Saturday, July 19, 2014

Writing Media Tie-In & new releases

I'm very excited this week because a project I worked on for months just debuted and shot to the top of Drive Thru RPG's sales charts.

I'm a media tie-in writer, which is to say I work in fictional universes that are not my own. The best analogy I've found to date for the difference between writing original fiction and writing tie-in is one is a soloist and the other is part of a band; the tie-in writer uses her talent and craftsmanship in concert with others. Fellow Novelnaut Dayton Ward is also a media tie-in writer, and in fact we met when we were both writing for Star Trek. No, to answer a common question, we did not write episodes. We wrote short stories and e-books and (in Dayton's case) several novels set in the various storylines of the Star Trek universe. Media tie-in writing usually ties in with TV shows or movies. Resident Evil novels; Monk novels; Buffy novels; Murder She Wrote novels (with "by Jessica Fletcher" and Angela Lansbury on the cover); Star Wars, Farscape, Stargate novels; with the possible exception of Hollywood Squares I think every movie or TV show has at least one media tie-in novel out there somewhere.

A bit over a decade ago I met Loren Coleman at a media tie-in writing workshop and he asked me if I was interested in writing fluff for a new role-playing game. Turned out there are two aspects of every RPG: crunch and fluff. The crunch is the game's mechanics – decision trees and probabilities; a lot of math and balanced options to keep the game fair and challenging. The fluff is the game's universe – the geography, wildlife, culture, and politics of the world that give the game context and the players' objectives meaning. I've been writing and editing fluff for various game companies ever since.

Eight months ago Randall Bills of Catalyst Game Labs brought me aboard a joint project with Valiant Entertainment. Valiant publishes a diverse collection of well written and intelligent comics – usually dark but with humor as well. Catalyst and Valiant were developing a role-playing game based on a unified Valiant universe, and Randall wanted me to write the fluff for the game version of Valiant's Archer & Armstrong.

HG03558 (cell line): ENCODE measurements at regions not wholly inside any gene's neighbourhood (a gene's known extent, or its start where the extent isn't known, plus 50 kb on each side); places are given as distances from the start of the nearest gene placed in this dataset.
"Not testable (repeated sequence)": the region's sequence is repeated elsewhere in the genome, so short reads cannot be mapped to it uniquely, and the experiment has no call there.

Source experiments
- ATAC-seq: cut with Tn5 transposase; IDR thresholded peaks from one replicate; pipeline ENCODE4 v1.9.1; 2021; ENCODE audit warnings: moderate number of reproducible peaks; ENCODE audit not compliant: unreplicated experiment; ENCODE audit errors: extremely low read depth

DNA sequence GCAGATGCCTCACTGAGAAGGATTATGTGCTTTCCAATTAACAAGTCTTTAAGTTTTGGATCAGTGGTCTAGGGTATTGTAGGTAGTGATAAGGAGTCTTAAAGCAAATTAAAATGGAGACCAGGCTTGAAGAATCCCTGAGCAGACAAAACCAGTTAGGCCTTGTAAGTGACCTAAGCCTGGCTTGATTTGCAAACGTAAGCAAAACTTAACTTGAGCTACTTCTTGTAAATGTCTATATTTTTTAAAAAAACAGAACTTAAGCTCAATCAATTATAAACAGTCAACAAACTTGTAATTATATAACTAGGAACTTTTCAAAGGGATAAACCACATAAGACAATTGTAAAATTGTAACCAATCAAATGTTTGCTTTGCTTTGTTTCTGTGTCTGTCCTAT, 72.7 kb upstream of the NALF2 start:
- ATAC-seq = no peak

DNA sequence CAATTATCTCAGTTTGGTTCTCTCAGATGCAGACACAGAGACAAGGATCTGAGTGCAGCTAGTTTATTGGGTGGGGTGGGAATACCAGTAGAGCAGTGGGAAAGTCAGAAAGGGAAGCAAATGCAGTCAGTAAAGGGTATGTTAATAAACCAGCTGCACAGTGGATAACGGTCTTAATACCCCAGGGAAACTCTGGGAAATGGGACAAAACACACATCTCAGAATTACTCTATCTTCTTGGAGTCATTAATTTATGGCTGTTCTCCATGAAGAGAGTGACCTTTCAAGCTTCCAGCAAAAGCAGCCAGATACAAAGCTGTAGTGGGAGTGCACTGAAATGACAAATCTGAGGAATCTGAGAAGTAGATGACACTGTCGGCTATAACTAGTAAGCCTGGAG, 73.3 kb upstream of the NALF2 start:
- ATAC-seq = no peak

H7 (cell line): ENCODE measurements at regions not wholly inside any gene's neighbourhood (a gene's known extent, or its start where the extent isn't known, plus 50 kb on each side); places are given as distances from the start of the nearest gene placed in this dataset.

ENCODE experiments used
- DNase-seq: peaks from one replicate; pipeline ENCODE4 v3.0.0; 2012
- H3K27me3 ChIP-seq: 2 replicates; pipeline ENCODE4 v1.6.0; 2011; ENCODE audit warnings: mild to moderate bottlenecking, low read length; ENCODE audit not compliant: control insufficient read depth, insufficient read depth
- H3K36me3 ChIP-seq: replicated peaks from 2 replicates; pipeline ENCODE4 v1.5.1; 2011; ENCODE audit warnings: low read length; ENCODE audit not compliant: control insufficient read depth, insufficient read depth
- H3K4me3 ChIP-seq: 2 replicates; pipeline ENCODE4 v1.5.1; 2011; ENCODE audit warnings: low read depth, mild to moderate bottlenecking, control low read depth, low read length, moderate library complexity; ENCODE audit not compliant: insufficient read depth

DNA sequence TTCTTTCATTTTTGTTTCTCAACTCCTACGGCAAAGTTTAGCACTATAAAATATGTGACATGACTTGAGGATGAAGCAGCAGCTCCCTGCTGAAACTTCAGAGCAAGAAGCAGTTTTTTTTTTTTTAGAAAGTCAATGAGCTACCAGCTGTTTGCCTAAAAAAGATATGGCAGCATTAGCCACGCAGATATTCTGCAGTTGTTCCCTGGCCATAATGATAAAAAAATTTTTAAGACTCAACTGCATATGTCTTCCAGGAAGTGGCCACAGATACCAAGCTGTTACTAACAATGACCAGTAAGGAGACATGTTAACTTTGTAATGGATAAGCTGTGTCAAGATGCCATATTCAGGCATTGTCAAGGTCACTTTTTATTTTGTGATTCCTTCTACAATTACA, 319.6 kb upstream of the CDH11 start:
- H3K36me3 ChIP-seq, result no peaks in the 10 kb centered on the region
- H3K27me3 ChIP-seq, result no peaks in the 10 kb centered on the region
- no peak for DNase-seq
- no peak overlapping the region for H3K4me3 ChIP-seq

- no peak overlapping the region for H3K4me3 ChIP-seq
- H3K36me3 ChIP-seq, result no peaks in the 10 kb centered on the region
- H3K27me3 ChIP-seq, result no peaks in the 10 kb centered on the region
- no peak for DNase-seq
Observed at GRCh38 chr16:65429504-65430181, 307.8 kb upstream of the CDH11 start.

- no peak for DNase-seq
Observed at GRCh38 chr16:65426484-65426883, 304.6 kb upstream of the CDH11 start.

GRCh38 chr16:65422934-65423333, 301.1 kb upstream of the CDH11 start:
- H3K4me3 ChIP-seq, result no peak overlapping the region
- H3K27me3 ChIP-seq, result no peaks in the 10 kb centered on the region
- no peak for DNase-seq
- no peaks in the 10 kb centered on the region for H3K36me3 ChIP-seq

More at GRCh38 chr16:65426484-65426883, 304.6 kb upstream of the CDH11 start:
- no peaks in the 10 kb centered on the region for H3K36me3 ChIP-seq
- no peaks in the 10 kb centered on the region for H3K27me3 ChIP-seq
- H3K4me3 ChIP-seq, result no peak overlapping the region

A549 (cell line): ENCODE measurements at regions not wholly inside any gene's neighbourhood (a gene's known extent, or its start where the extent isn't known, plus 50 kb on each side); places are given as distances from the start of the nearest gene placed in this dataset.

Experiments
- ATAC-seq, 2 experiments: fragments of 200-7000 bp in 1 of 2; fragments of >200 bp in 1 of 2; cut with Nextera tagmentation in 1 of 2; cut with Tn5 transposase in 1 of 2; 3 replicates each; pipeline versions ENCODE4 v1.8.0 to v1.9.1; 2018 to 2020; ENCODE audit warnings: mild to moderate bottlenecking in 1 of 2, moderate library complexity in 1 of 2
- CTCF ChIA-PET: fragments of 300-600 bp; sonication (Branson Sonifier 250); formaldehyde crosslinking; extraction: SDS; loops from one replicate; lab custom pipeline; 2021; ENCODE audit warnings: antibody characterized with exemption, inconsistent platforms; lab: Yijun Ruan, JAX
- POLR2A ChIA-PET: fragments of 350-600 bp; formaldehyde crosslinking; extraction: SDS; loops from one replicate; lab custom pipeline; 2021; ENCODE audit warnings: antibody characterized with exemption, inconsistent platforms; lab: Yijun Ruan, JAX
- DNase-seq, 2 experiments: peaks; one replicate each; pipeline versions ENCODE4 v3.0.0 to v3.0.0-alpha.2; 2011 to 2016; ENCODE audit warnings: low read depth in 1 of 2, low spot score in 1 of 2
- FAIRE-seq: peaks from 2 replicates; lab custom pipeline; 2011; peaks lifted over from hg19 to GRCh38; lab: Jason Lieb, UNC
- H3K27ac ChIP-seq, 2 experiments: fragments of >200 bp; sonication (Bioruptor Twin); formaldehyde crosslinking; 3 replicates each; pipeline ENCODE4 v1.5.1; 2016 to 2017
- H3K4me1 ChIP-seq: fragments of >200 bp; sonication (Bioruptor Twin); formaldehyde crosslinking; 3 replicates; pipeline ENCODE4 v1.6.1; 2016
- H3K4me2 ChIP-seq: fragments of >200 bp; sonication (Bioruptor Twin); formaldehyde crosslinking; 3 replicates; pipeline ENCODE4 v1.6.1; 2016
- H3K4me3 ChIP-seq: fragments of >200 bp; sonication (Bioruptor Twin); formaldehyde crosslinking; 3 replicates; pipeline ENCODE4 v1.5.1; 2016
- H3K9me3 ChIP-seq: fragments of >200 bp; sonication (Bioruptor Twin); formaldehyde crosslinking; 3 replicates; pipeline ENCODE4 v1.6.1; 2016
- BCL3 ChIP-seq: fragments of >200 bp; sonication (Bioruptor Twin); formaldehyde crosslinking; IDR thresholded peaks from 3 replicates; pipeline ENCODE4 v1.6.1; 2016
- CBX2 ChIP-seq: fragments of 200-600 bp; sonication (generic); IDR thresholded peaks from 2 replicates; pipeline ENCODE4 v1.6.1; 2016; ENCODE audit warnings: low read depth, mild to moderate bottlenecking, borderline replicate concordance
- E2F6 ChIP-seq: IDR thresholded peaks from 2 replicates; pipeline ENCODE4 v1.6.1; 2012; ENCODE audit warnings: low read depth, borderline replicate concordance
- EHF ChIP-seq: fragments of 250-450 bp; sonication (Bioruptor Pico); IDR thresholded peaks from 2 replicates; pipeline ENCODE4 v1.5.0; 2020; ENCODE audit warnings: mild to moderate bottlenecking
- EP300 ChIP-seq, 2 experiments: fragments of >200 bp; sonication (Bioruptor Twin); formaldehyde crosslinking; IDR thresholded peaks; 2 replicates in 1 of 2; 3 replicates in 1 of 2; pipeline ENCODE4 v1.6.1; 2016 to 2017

Armstrong is Aram Anni-Padda, a ten thousand year old Sumerian who gained immortality through a cataclysm that killed millions of people. He's a poet (the semi-autobiographical Epic of Gilgamesh being his best known work) who keeps his grief
at bay by celebrating life at every opportunity.
Obadiah Archer is a young Fundamentalist zealot raised in seclusion and trained to be a warrior for God by a pseudo-Christian sect called the Dominion. He has the uncanny, "God given," ability to instantly master anything he sees – from martial arts to languages. The Dominion sends him out to hunt down and kill the Evil One. The hunting goes well, but the Evil One proves remarkably difficult to kill. When the Dominion thinks Archer has failed, they abandon him – which is when he discovers all they'd ever been after was the key to "Evil One" Armstrong's immortality.
The young zealot and the world-weary immortal join forces to battle real evil – debating theology, history, and science, while dodging bullets, scaling cliffs, and running from dinosaurs. Fun stuff.

This next bit, and really the point of this month's column, illustrates one aspect of tie-in writing – particularly game writing. It's the aspect many writers find most disconcerting.

One particularly dangerous organization with which Archer & Armstrong contend on a recurring basis is the Sisters of Perpetual Darkness, a cult of assassin nuns, followers of Lilith, who were recently taken over by Obadiah's childhood sweetheart, Mary-Maria. (I tell you, it's a fun universe.) In the comic their habits seem to protect the Sisters from a remarkable number of things, but there's no explanation of how or why. A "given" that's fine for a story, but which won't work in a game.
Outcomes in games are determined by odds and probability, and to calculate those players need specific values – numbers, called "stats" (statistics) that can be plugged into the equations. Thus, to reflect how effective they were
in the comics, the Sisters' habits were given the same level of protection as body armor. That was the "crunch" – the datum necessary for the game to be played.
As the writer of fluff I was allotted sixty words to explain what makes the Sisters of Perpetual Darkness so darn bulletproof. I wrote:
Each Sister's coif is a hard-impact helmet with an embedded communication suite; her wimple and scapular are reinforced with Kevlar to shield the neck and torso. Multiple layers of lightweight carbon nanotube fabric make up her veil and habit, protecting against most projectiles and edge weapons while providing both freedom of movement and ability to conceal multiple objects.